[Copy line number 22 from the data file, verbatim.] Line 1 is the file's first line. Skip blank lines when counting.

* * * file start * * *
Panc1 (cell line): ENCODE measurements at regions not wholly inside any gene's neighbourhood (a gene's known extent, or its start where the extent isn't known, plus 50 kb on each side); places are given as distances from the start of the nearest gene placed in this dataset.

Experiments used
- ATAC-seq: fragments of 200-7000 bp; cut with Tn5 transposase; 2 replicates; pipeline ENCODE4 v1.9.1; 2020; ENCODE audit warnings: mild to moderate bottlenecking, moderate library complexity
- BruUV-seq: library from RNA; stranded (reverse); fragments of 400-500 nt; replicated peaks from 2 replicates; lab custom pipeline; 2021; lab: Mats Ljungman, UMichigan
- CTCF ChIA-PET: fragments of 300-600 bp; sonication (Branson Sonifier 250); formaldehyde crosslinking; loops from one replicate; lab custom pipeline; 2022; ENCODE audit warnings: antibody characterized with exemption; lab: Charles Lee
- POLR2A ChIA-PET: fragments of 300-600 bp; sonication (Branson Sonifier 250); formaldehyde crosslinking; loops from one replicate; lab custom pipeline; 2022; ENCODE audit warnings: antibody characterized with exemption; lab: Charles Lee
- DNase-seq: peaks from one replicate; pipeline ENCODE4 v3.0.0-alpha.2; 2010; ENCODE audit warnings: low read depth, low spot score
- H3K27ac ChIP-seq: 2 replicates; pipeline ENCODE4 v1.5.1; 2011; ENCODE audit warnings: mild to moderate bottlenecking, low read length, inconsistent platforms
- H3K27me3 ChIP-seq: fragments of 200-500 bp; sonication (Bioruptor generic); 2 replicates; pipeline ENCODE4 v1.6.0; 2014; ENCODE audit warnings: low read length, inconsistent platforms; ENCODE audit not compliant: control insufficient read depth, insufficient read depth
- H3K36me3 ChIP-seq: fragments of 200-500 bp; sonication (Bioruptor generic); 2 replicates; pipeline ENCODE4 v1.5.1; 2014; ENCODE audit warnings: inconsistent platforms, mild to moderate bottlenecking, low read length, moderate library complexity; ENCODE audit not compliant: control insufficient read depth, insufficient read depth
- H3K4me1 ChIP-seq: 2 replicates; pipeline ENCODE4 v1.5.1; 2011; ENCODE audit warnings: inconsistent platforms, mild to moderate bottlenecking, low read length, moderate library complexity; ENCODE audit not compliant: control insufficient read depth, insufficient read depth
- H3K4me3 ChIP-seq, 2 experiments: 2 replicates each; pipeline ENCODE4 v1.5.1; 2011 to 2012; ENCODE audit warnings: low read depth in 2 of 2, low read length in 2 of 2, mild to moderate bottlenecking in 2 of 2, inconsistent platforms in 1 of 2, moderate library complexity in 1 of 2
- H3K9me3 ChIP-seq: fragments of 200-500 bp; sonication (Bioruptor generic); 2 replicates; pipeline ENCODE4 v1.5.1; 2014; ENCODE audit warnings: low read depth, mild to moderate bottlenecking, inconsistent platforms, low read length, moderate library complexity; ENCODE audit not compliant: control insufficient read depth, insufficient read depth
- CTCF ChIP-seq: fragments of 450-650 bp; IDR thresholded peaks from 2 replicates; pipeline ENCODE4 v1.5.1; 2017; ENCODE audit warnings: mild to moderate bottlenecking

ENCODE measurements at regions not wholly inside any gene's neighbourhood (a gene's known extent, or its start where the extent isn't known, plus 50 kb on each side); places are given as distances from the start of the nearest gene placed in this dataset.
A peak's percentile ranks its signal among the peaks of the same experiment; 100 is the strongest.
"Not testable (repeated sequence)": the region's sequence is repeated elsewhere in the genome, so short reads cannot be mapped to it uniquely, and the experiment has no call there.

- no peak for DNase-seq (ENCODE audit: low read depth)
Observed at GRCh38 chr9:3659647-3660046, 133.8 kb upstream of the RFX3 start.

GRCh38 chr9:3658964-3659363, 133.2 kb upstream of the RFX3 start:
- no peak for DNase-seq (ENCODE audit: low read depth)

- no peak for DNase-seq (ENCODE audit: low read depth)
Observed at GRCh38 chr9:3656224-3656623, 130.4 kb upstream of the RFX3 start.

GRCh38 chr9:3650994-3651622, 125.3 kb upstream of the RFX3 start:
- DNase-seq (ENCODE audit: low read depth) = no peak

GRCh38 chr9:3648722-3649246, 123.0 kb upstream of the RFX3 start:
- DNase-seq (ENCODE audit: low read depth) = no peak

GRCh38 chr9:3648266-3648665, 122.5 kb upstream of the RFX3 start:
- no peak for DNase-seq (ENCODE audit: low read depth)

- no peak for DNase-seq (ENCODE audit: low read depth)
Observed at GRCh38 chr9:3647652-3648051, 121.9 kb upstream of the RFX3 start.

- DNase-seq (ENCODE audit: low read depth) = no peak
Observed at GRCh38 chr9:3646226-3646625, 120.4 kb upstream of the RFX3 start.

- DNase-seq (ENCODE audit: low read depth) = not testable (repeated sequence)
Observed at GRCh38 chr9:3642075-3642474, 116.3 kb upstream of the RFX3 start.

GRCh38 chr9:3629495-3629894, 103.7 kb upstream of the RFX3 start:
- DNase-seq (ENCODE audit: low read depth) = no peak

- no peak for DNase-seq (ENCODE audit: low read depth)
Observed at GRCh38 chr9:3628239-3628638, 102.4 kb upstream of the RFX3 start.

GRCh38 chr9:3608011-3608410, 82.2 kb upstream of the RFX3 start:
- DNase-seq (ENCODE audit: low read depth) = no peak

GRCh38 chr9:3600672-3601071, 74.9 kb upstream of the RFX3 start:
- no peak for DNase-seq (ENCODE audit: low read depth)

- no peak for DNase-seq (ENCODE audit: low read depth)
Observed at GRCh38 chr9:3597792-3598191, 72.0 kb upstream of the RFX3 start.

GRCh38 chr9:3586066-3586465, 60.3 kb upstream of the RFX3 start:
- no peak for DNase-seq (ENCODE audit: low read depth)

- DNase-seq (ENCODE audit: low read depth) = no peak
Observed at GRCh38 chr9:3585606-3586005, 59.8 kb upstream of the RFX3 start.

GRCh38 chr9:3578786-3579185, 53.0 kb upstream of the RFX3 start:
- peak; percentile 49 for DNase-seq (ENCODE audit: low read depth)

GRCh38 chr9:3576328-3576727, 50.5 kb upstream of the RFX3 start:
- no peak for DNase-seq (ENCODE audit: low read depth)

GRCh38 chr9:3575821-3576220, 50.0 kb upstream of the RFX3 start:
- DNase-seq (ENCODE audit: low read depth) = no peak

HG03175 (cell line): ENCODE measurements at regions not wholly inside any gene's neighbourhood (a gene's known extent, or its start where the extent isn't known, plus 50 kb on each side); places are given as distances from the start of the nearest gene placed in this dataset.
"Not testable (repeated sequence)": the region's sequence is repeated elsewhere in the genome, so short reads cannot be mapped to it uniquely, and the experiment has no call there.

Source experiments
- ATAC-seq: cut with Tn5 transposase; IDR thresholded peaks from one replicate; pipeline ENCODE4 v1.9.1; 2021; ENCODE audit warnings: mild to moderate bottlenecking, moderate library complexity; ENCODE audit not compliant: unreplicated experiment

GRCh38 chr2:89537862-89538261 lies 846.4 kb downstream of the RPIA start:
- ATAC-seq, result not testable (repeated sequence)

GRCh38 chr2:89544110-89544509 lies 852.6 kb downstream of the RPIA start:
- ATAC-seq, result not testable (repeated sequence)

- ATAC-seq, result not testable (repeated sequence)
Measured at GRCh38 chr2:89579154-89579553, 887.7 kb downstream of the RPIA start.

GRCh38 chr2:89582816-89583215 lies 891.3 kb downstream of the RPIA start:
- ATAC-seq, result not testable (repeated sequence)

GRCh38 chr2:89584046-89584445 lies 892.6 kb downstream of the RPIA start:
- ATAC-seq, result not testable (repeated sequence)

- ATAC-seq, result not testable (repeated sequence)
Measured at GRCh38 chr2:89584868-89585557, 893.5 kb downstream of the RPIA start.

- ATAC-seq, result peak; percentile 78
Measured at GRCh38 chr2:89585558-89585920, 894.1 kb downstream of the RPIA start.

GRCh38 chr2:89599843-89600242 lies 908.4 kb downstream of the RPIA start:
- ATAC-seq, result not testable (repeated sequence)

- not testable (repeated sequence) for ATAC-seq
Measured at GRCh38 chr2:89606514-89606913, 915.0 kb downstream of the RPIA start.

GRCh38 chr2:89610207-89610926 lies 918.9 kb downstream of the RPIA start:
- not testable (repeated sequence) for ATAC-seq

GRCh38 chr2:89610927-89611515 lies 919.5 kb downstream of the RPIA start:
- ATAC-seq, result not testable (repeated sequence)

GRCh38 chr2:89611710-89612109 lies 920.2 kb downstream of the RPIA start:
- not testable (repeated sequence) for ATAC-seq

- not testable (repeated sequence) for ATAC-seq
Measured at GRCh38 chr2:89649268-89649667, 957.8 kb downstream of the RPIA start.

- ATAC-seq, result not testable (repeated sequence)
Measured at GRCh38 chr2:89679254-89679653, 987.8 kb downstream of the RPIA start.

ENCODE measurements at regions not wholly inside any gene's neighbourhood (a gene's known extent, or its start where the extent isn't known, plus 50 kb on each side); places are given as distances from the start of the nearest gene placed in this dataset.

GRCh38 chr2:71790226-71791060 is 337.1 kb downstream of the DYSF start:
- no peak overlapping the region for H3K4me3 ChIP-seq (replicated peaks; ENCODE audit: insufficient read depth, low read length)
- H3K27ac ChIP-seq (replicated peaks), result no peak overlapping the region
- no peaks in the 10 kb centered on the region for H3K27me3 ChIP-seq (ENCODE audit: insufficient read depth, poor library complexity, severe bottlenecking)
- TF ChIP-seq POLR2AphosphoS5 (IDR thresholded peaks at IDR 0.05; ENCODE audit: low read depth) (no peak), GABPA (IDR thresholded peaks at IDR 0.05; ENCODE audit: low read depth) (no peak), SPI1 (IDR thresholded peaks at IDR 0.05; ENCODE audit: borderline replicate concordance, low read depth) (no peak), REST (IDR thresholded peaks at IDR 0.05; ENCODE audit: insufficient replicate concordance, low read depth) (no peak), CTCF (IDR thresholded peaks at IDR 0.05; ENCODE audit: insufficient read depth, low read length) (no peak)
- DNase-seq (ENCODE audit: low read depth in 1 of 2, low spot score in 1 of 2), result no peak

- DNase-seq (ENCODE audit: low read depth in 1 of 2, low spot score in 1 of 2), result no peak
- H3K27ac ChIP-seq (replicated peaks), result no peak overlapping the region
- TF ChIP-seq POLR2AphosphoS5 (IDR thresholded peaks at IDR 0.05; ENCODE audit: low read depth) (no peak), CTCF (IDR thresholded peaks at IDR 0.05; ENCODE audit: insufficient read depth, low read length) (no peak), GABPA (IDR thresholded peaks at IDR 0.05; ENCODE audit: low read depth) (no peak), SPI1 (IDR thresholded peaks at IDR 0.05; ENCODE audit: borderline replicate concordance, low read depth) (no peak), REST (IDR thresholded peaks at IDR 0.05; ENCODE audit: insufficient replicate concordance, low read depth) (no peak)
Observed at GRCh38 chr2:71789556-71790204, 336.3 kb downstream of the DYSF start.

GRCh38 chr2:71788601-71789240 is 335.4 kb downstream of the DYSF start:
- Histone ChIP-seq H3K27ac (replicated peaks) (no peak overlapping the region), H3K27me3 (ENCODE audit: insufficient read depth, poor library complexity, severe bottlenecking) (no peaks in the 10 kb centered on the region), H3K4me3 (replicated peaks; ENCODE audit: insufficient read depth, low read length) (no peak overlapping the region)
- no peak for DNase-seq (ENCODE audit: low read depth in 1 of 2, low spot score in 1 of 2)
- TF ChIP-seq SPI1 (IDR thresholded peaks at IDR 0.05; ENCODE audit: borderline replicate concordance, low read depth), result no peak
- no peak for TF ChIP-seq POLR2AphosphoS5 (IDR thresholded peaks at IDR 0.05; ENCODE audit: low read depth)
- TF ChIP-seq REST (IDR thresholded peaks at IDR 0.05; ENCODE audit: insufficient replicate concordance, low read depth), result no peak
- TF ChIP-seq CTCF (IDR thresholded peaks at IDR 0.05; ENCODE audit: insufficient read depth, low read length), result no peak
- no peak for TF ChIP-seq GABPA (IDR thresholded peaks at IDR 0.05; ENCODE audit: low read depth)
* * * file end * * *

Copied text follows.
- no peak for DNase-seq (ENCODE audit: low read depth)